The combination of the rebounding US job growth and gains in the S&P 500 to near record levels before the weekend is helping boost the US dollar against the major currencies, while the emerging market currencies are mixed. In addition, indications that Japan will put together another fiscal stimulus package and the Bank of England may cut rates late this week are helping global equities.
The MSCI Asia-Pacific Index gained nearly 2%, the largest gain in nearly four months, led by a nearly 4% rise in the Nikkei. Today’s gain snaps a four-session drop and recoups nearly everything lost in that streak. Of note, Chinese stocks struggled, with a minor 0.25% gain in the Shanghai Composite and a 0.6% decline in Shenzhen.
European shares are mostly higher. The Dow Jones Stoxx 600 is 0.75% higher in late morning turnover, led by materials, information technology, and industrials. Energy is the only sector lower. Some observers, including Nobel-prize winner Krugman, have marveled at the performance of the FTSE 100. However, as nearly 3/4 of the FTSE earnings are from overseas, it is really played on sterling’s decline. Today’s the FTSE100 is lagging behind the FTSE’s broader measures. The other market to note is Italy, where the FTSE Milan is off 0.4%. Bank stocks initially built on the pre-weekend (9.7% gain), but have reversed and are now off 2%.
Global bonds are mixed. Japan and Australia’s 10-year yields rose 1-2 bp, while in Europe core bond yields are slightly lower, while peripheral bond yields are 1-2 bp higher. European finance ministers are meeting today, and part of the discussion is whether Spain and Portugal should be sanctioned for fiscal excesses. A decision is likely tomorrow. The US 10-year yield is nearly two bp higher at 1.37%.
It is not just Japanese stocks that have snapped a four-day decline; so has the dollar against the yen. The 1.6% gain is the largest since the day of the UK referendum. The greenback tested support in front of JPY100 but is now holding above JPY102. in the European morning. A close of the North American session above JPY102.10 would be technically constructive. Near-term potential extends toward JPY103, with the 20-day average just above JPY103.20. The dollar has not closed above its 20-day moving average against the yen since June 1.
Many observers are emphasizing that the weekend election in Japan has given a super-majority to those parties that want to change the constitution, a relax the restraints on the military. We suspect it is not so easy as the LDP’s coalition party is not nearly as sympathetic. Moreover, it is clear that Abenomics has still not won the hearts and minds of the Japanese people. The first focus is not on changing the constitution, but on reviving the economy. The poor machinery orders (-1.4% in May vs. Bloomberg median of +3.2%) illustrates the need to action.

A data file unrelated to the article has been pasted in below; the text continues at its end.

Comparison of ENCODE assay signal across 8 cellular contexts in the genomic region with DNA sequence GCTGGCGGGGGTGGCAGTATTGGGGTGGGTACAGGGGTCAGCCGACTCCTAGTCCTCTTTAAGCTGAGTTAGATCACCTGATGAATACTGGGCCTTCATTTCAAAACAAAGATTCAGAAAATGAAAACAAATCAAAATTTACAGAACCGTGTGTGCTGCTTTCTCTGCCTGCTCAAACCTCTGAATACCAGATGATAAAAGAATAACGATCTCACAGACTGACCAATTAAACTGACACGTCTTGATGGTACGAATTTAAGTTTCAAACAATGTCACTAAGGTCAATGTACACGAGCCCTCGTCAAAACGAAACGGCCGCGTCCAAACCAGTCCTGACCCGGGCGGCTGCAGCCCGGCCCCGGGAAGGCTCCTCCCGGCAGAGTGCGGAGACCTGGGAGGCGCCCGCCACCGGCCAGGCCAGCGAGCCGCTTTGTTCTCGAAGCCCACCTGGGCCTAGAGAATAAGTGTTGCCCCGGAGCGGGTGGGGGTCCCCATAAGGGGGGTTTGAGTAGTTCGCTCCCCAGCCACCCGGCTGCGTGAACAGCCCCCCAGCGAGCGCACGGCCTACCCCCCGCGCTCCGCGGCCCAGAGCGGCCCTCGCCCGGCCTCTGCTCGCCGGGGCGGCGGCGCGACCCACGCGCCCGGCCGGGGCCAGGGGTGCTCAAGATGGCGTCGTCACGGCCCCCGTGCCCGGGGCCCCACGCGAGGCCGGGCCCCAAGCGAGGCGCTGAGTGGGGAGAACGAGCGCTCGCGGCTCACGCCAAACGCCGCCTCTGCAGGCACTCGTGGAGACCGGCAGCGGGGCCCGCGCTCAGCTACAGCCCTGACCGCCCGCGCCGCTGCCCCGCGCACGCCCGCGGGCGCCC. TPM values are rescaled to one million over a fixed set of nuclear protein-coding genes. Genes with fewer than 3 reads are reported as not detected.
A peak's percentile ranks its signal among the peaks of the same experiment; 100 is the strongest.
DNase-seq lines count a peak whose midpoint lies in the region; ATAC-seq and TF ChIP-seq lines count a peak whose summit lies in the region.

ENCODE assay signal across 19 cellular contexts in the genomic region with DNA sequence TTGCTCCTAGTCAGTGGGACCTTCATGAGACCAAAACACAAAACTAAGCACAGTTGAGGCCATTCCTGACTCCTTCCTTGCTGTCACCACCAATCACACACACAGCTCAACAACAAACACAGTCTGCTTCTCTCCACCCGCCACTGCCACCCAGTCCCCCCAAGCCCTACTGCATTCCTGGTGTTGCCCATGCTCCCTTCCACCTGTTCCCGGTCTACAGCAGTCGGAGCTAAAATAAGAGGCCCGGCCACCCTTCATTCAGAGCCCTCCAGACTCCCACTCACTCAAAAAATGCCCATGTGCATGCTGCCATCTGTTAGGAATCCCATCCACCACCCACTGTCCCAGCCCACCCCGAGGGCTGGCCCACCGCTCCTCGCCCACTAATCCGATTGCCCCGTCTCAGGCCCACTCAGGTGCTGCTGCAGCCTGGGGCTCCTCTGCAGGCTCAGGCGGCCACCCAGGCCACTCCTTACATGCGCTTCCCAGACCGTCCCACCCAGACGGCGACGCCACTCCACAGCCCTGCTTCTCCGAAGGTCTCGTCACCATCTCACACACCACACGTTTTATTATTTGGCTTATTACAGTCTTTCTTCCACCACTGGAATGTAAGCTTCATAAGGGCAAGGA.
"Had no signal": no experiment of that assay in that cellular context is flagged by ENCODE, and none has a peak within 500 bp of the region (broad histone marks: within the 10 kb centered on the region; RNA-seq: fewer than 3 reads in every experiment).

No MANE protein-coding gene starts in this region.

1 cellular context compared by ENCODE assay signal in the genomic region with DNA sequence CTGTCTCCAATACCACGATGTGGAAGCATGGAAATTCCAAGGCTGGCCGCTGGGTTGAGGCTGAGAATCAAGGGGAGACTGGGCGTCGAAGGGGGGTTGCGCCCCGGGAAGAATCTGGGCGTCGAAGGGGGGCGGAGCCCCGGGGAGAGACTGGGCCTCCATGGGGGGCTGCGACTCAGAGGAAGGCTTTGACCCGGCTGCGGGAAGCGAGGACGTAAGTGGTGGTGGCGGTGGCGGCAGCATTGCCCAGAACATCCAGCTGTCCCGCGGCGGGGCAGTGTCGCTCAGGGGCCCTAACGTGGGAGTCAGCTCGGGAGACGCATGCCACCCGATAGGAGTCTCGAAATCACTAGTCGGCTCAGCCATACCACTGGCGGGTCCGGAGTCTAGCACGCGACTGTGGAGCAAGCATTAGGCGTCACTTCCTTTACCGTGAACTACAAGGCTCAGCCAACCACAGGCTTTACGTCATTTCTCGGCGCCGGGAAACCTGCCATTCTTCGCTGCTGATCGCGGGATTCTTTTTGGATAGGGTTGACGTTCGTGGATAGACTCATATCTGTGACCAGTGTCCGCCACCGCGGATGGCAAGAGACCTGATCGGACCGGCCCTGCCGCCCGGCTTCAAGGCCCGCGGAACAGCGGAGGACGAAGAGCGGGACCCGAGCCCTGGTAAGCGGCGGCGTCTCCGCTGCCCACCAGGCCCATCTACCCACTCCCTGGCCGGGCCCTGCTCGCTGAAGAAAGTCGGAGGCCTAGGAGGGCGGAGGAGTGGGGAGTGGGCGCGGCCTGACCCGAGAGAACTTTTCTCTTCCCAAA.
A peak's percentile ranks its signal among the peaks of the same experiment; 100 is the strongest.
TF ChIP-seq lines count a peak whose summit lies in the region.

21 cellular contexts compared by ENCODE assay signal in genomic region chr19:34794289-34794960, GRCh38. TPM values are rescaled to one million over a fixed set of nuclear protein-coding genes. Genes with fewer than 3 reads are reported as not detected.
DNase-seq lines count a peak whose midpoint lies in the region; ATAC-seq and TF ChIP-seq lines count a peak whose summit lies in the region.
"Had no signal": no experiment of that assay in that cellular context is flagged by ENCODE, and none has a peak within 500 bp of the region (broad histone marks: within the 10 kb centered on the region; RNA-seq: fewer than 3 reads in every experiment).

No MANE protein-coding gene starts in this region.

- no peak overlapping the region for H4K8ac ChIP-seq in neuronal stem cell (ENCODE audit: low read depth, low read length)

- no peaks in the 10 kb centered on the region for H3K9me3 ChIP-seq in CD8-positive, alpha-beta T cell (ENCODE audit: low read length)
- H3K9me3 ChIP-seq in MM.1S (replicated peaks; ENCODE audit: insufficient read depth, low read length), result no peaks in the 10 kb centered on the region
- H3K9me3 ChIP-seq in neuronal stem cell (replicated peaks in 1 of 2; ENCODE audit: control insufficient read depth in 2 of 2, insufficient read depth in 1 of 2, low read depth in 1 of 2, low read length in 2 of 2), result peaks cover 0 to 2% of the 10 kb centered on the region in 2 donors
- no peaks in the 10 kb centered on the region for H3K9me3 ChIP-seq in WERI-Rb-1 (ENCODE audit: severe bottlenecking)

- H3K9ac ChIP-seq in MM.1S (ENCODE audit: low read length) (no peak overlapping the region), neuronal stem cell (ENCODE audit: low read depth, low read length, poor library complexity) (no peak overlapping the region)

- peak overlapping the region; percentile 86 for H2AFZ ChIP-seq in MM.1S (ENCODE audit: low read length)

We have often argued that Abenomics was largely traditional LDP medicine of stimulative fiscal and monetary policy with a weaker yen. Between as much as JPY20 trillion (~$200 bln) and BOJ efforts expected at the end of the month, it appears we have come in a full circle.
In the days that followed the UK referendum, the euro appeared to have carved out a pennant of a flag pattern. This ended with an outside down day last Tuesday, and the euro has been working lower since. Another outside down day was recorded before the weekend, helped by a 287k increase in US non-farm payrolls. The euro has yet to break the $1.10 level, but the reaction bounces appear to be getting smaller. The low on June 24 was near $1.0910 and the low from June 27 was $1.0970. On the top side, today (thus far) is the first session since June 27 that the euro has not traded above $1.11. Initial resistance is seen near $1.1060-$1.1080 and then $1.1120.
Sterling continues to struggle. It has slipped to $1.2850, a three-day low. The low from the middle of the last week was just below $1.2800. The market’s focus is on the BOE meeting later this week. A Bloomberg survey of 53 economists shows a close call: 24 expect no change, while 23 looks for a 25 bp cut and the remaining 5 see a larger cut. UK politics remain in disarray. The leading Tory candidate to replace Cameron sounds like a social democrat, concerned about disparity and worker representation on corporate boards, while Corbyn’s challenger is a Labour MP, who is pro-business, supported the war in Iraq and voted for some of Tory’s welfare cuts.
The dollar-bloc currencies are under pressure. The New Zealand dollar is reversing lower after initially extending gains to new highs for the year. It is approaching its first retracement objective near $0.7225. A break of the pre-weekend low near $0.7215 would be a particularly bearish development. The Australian dollar made marginal new highs to $0.7575 before succumbing to profit-taking pressures. Bids were found near $0.7535, and the technical tone does not look at weak as the Kiwi. Ahead of the Bank of Canada meeting tomorrow, the Canadian dollar is extending its recent losses. The greenback is near CAD1.31. Resistance is seen in the CAD1.3120-CAD1.3140 range.
The US economic calendar begins slowly, with highlights (retail sales and CPI) at the end of the week. The Q2 earnings season begins today with Alcoa’s report. It is a busy week for Fed officials. No few than ten Fed officials speak this week, but not any from the Troika (Yellen, Fischer, and Dudley) from which we argue policy emanates. During the North American session today, George speaks. While she dissented earlier the spring for an immediate hike, the poor May employment data appears to have prompted her to rejoin the majority in June.